Duplicate content is everywhere on the Internet. And as the most searched term on our website, we wanted to offer some advice on the topic.
According to Google, 25 to 30 percent of the web’s content is duplicate content. Chances are you have some lurking on your site, right now.
The question is: Does it matter?
Yes, it does. In much the way weeding your garden clears space for your delicious vegetables to grow, keeping duplicate content at a minimum allows you to focus on creating quality content.
So what exactly is duplicate content? Well, it could be a printer-friendly version of an existing webpage. Or a page selling clogs on gardeners.com in both the footwear and the new arrivals categories. It can even be that clogs product page on Amazon, Zappos and three other sites, if each site has the same product description.
Basically duplicate content is any block of writing that matches another block of writing somewhere else on the Internet.
Google and other search engines try to filter out duplicate content for a couple of reasons. First, they don’t want to use valuable server resources to crawl and index several copies of identical pages. Second, they want to fill search results with a variety of distinctive pages that will leave their searchers satisfied.
In both cases, the search engine is making decisions about the duplicate pages it finds. Which version is the definitive one? Which copy should I index? Which page should I offer up?
Most of the time, the search engines make a decent decision. But not always.
When to Fix Duplicate Content
1. If a URL you don’t like outranks your preferred page
Perhaps the Google search is pointing customers, not to your best-selling gunmetal gray laptop case, but to the experimental honey mustard yellow one. Then, you need to think about canonicalization, or using tags to indicate which duplicate page should get the preference in a search. Google also offers solutions for dealing with the duplicate URLs generated by ecommerce features like sessionIDs, for instance, which create custom experiences for shoppers.
2. If updates to your website aren’t appearing in search results in a timely fashion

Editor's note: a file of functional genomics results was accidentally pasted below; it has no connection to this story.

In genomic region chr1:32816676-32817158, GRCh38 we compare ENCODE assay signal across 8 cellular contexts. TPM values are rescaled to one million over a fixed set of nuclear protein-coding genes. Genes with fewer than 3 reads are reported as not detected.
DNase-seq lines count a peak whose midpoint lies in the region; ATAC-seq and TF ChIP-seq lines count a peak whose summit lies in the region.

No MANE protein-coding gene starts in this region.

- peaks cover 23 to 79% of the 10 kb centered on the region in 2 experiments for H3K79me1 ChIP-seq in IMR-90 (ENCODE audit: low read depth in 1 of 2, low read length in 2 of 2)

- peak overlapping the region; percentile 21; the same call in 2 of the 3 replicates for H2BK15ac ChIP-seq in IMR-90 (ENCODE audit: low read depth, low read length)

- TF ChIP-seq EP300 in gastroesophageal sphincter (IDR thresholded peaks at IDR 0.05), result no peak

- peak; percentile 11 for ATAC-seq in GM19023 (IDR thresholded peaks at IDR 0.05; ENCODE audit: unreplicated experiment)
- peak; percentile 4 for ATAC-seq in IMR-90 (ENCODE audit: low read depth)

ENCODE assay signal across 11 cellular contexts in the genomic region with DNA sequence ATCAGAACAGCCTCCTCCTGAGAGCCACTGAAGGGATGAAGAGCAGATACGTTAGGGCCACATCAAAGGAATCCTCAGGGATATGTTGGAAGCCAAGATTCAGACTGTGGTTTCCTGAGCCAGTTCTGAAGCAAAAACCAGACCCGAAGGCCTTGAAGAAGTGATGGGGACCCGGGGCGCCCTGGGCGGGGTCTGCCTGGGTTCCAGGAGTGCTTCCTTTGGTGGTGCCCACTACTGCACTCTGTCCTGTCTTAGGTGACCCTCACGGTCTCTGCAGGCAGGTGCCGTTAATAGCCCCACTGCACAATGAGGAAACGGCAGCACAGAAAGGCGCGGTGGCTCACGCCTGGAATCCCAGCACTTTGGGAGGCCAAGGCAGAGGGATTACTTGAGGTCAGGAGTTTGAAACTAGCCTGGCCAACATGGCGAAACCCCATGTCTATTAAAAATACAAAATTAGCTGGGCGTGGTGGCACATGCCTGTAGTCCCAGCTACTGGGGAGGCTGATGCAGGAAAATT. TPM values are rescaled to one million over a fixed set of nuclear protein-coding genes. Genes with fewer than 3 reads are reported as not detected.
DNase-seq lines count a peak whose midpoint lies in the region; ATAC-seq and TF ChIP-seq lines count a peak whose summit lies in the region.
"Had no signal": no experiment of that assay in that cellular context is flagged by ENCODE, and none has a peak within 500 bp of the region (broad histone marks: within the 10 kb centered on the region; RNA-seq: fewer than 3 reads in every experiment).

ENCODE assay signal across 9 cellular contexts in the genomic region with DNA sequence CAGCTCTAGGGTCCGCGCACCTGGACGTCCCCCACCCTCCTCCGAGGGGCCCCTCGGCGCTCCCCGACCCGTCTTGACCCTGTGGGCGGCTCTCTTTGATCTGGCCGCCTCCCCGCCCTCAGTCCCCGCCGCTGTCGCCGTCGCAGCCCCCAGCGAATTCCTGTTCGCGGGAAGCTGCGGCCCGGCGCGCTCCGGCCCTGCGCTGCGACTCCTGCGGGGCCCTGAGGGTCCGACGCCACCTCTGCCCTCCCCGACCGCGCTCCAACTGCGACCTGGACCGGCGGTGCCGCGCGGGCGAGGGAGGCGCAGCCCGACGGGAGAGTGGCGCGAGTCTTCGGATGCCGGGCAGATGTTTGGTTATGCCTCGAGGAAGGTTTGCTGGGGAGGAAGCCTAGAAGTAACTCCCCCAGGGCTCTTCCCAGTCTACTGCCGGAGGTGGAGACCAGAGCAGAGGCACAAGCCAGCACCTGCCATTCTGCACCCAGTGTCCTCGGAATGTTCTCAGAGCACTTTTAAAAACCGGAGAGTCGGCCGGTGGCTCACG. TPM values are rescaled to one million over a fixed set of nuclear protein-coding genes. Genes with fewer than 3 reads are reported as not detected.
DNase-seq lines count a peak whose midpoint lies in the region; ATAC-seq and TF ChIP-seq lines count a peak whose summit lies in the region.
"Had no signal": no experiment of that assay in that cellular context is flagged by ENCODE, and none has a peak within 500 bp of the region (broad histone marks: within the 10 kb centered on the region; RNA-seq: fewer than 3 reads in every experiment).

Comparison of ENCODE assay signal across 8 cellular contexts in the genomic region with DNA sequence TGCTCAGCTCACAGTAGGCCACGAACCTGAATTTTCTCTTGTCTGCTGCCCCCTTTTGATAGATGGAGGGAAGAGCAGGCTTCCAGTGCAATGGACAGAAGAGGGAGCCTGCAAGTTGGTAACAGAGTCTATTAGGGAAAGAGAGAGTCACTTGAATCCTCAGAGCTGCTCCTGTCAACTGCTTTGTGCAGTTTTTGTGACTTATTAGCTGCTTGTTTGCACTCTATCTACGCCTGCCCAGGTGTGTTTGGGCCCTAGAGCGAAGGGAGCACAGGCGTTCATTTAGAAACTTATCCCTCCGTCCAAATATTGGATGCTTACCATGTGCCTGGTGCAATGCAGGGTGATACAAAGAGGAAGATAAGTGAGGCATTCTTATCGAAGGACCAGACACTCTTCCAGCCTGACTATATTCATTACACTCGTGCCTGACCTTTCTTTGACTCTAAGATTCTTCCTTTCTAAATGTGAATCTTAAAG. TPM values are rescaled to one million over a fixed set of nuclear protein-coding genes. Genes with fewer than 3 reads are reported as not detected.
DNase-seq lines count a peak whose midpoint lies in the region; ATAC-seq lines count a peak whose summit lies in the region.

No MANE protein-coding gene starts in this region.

As search engine architect Marianne Sweeny told content26, duplicate content is the flotsam and jetsam of the Internet. If your site is littered with redundant pages, you could be squandering valuable Google crawl time. Because each site has a crawl budget, Google may move on before it finds and indexes your new content. Look at the number of pages Google crawled versus indexed on your site to see if duplicate content is affecting you.
3. If you’re a manufacturer who wants its ecommerce site to rank before other retail distributors.
Content26 guest blogger Kate Morris suggests manufacturers post unique, dynamic product information on their ecommerce sites and then make sure it’s not repurposed. Since Google wants to serve up the highest quality information that answers a query, the site with the best stuff wins. If your site has the same product descriptions as affiliates, you leave it up to Google to choose which page ranks. But be sure you still offer distributors content that sells. Remember creating a rich environment of content across several sites means filling up search results pages with your products.
A Final Word about Quality
Since 2011, the algorithms powering Google have emphasized ranking high-quality content over thin, hastily produced content.
That’s content that’s written to help people and not to improve search engine rankings. Google defines high-quality content as content that can be trusted, that isn’t mass-produced, and that keeps the customer’s needs in mind. At the product level, content26 has been creating that kind of content for brands for nearly a decade.
Treat duplicate content like weeds: something you need to keep an eye on to ensure the strongest possible harvest. Remember that creating unique, high-quality content is your best bet for ensuring SEO success.